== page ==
For other people, there is no such thing as a preferred pronoun. For these people, you are offering blackberry pie or poison – there’s only one acceptable thing to offer. We stand up for their rights when we correct the phrasing of “preferred pronoun” for them; we stand up for their rights when we correct the phrasing of “preferred dessert” in that situation. Standing up with others for their rights is a good thing to do. However, when you say that the lemon pie that I also like (even if slightly less than other pies) is poison, you are not standing up for my rights. You are invading them and implying that I am not able to speak for myself. Lemon pie, apple pie, blackberry pie, and poison – there is a time when I correct the offering (poison, he, she) and would like your support, but there are also times (lemon, apple, ze, they) when I’m still happy and would prefer you not speak over me for something I have no problem with.
There is a way to get the intention of unquestioning support across without invalidating my words! If I use the words “preferred pronouns” in reference to myself, you can question the phrasing to see if I’m a victim of internalized accidental trans erasure without insulting me. “Hey, pip, a lot of people feel like the phrase ‘preferred pronouns’ erases their experiences because they only have one acceptable set of pronouns, not a preference out of many acceptable pronouns. Have you considered that for yourself?” If I say I’ve not thought about it, then look, you’ve just politely educated someone and not offended anyone! If I say I have thought of it and that the phrase does fit me accurately, you’ve politely educated yourself on my gender experience and not offended anyone!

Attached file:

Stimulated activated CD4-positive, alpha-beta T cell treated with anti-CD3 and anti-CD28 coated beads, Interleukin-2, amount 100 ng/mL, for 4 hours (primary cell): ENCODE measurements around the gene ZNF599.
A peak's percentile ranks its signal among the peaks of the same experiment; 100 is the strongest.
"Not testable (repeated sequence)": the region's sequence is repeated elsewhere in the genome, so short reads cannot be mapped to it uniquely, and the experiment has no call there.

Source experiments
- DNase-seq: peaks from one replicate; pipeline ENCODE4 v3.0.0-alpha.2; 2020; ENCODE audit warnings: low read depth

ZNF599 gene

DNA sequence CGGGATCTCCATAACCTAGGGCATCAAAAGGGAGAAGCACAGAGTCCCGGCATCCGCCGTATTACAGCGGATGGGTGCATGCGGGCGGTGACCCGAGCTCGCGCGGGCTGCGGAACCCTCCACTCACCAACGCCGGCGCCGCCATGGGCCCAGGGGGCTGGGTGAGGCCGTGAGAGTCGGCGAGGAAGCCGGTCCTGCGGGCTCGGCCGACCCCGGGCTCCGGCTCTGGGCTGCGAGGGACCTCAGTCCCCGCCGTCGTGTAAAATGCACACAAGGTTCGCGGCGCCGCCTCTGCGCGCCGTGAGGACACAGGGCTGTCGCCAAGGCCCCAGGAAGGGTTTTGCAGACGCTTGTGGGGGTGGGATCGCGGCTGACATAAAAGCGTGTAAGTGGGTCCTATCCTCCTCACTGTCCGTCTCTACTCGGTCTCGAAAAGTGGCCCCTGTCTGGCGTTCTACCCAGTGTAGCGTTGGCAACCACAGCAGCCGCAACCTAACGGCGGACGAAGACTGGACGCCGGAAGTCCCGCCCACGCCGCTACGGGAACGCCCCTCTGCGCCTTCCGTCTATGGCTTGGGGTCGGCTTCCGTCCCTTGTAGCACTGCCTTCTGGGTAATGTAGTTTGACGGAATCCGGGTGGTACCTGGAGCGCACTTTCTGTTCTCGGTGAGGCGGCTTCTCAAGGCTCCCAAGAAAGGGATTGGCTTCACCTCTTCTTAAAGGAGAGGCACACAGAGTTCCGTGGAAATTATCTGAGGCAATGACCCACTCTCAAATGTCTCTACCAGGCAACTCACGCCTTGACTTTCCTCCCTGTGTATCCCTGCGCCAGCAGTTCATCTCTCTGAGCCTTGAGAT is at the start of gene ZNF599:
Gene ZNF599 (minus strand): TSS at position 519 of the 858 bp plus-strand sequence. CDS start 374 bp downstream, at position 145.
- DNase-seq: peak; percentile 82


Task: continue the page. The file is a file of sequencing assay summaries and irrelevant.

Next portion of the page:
You can also question someone introducing you to someone else or speaking of someone not present. “Hey, pip, a lot of people feel like the phrase ‘preferred pronouns’ erases their experiences because they only have one acceptable set of pronouns, not a preference out of many acceptable pronouns. Do you know if the person about whom you’re speaking feels that way or has ever considered it?” This lets the speaker correct their language if they’ve been told, start a conversation with the pronoun-owner to educate one or both of them, clarify that the other person has explicitly told them this is the best phrasing to use, or ask you more questions about the subject. It is polite. It is respectful. It is educational. It leaves room for everyone.
Consider these ideas the next time you want to use OR correct “preferred pronouns” phrasing. (And, just to be clear, I find ‘preferred pronouns’ to be correct phrasing for anyone speaking of me. My name is pip, and my pronouns are anything neutral with sa/sy as the preferred pronouns.)